Rohingya Crisis FAQs

Medical Teams works where we are needed most. Often, that requires us to be flexible and quick to respond — disasters can be unpredictable and sudden. The situation that Rohingya refugees find themselves in is just such a disaster.

That is why we have launched an emergency response to help them. Learn more about the crisis and how YOU can help.

Who are the Rohingya?

The Rohingya are a stateless minority Muslim group, primarily from Rakhine State, Myanmar. Because of their status, they’ve been denied access to education, citizenship, employment, and even health care. Nearly one million Rohingya have been displaced from their homes, with more than 600,000 of them fleeing across the border to Bangladesh since August. Most of the refugees are women and young children.

Why are the Rohingya fleeing?

On August 25, 2017, violence erupted in Rakhine State, Myanmar, forcing hundreds of thousands of Rohingya people to leave their homes immediately in search of safety. Entire villages have been attacked and burned, with survivors fleeing on foot for days through jungle, over mountains, and across rivers.

Once they cross the border into Bangladesh, there is little relief. Makeshift settlements and host communities in Cox’s Bazar, Bangladesh, are completely overwhelmed by the influx of refugees. There is a dangerous lack of food, clean water, and medical care. The temporary shelters the Rohingya refugees live in are set up on the side of muddy hills — a heavy rain could wipe them away completely.

What are the most urgent needs of Rohingya refugees?

Filippo Grandi, the United Nations High Commissioner for Refugees who has spent most of his life working as a humanitarian around the world, described the needs of the Rohingya in this way:

“They had to flee very sudden and cruel violence, and they have fled with nothing. Their needs are enormous – food, health, shelter. They have absolutely nothing. I have hardly seen in my career people that have come with so little. They need everything.”

The lack of clean water and sanitation is especially dangerous. The conditions the Rohingya are living in greatly increase the probability of disease outbreaks like cholera and Diphtheria, which would threaten thousands of lives.

Bangladesh experiences an intense monsoon season and the threat of cyclones and mudslides is an urgent focus for our teams on the ground. We are working to reinforce our clinics to withstand extreme weather, and equipping our staff to meet the potential increased demands for medical care.

What is Medical Teams International doing to help the Rohingya?

Medical Teams responds to disasters where the needs are urgent, where we have access, and where our resources can bring healing when there is no other option.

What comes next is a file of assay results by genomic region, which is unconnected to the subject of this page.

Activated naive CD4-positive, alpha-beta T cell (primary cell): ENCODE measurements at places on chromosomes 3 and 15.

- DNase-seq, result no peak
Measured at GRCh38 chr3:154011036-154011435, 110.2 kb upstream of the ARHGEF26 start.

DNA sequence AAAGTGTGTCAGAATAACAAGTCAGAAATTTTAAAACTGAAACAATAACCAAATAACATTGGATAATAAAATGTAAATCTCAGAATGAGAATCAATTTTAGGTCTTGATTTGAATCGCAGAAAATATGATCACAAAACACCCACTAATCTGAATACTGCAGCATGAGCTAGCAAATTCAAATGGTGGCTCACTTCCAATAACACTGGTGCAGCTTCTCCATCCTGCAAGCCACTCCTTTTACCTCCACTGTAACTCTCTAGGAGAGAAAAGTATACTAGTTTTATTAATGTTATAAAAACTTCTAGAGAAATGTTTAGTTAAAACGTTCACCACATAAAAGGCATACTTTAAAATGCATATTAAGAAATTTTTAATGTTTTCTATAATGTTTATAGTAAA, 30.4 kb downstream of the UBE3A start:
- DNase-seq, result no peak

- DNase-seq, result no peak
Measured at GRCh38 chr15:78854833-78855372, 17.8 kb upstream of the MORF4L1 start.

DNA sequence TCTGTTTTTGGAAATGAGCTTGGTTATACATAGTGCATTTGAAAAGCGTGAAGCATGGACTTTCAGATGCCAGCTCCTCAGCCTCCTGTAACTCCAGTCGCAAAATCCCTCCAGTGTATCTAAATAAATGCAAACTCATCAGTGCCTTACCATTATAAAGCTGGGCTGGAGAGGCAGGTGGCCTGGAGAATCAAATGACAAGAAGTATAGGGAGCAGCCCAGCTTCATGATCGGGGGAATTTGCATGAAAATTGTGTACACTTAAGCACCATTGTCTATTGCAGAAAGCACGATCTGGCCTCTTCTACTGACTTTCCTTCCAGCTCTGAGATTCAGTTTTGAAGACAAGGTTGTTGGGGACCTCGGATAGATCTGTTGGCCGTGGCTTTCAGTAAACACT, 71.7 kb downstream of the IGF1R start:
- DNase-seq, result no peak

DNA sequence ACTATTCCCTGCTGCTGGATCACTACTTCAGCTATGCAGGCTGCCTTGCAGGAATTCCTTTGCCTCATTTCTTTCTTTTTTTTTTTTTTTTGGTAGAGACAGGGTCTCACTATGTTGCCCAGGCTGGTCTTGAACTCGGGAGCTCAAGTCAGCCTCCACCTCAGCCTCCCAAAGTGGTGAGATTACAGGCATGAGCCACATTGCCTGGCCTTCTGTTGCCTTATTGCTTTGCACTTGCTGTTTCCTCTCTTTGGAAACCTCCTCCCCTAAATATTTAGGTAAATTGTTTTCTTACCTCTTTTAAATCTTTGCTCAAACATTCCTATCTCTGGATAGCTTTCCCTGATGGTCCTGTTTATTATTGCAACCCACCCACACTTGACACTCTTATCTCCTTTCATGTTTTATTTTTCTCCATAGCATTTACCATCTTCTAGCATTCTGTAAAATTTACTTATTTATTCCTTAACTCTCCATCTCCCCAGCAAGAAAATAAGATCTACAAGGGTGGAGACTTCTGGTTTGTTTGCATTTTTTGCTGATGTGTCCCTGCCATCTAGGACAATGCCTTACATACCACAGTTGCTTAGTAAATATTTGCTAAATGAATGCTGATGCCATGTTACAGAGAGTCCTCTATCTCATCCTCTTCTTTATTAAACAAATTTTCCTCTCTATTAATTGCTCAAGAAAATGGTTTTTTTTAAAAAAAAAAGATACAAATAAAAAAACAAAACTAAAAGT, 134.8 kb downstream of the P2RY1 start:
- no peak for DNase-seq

Working in collaboration with partners on the ground, Medical Teams is treating Rohingya refugees in Kutupalong refugee camp, the largest refugee camp in the world. Initially, we helped prevent the outbreak of infectious disease through community outreach activities connected to a temporary Diarrhea Treatment Center. Now, our volunteers and staff provide care to patients at six health facilities that are open every day.

Many refugees are dedicated to caring for their neighbors, so we train them to be Community Health Workers. In addition to teaching about hygiene and sanitation, and monitoring for disease outbreaks, they serve as a vital link between the critically ill and their access to emergency care, referring patients with urgent needs to nearby health care facilities. This is an especially vital role that helps prevents disease outbreaks in the camp.

Is Medical Teams sending volunteers to Bangladesh?

Yes! We’ve sent a steady stream of volunteers — serving in both medical and non-medical roles — to serve Rohingya refugees since September, 2017. In fact, we’ve already had more volunteers serving the Rohingya refugees than have served in any other Medical Teams international crisis response before. We are continuing to send teams as the needs grow.

We are currently recruiting for nurses and doctors with international or disaster experience who can deploy for a minimum of eight weeks to Bangladesh. If you meet our Bangladesh team qualifications, and/or are interested in being added to our disaster response volunteer roster, please apply here.

Is Medical Teams sending medical supplies or other donated goods into Bangladesh?

There are strict regulations regarding the import of medical or other supplies into Bangladesh. Therefore, our response will not include sending hygiene kits, medical supplies, or other products into the country. Any necessary supplies will be procured locally, through our trusted partners.

What can I do to help the Rohingya refugees?

First, please pray for safety and healing — both in body and mind — for these people who have suffered unimaginable horrors. Pray for peace in their homeland, and that their needs would be met quickly.

Consider making a donation to help our teams carry out the mission of serving the Rohingya in Bangladesh. Your gift will be put to work to provide loving care to heal and save lives.

We post regular updates on the situation in Cox’s Bazar, Bangladesh. Please follow us on FacebookTwitter, and Instagram to get real-time reports on our work.

If you are a doctor or nurse with international experience, and able to deploy for eight weeks, please consider volunteering with our Bangladesh team.

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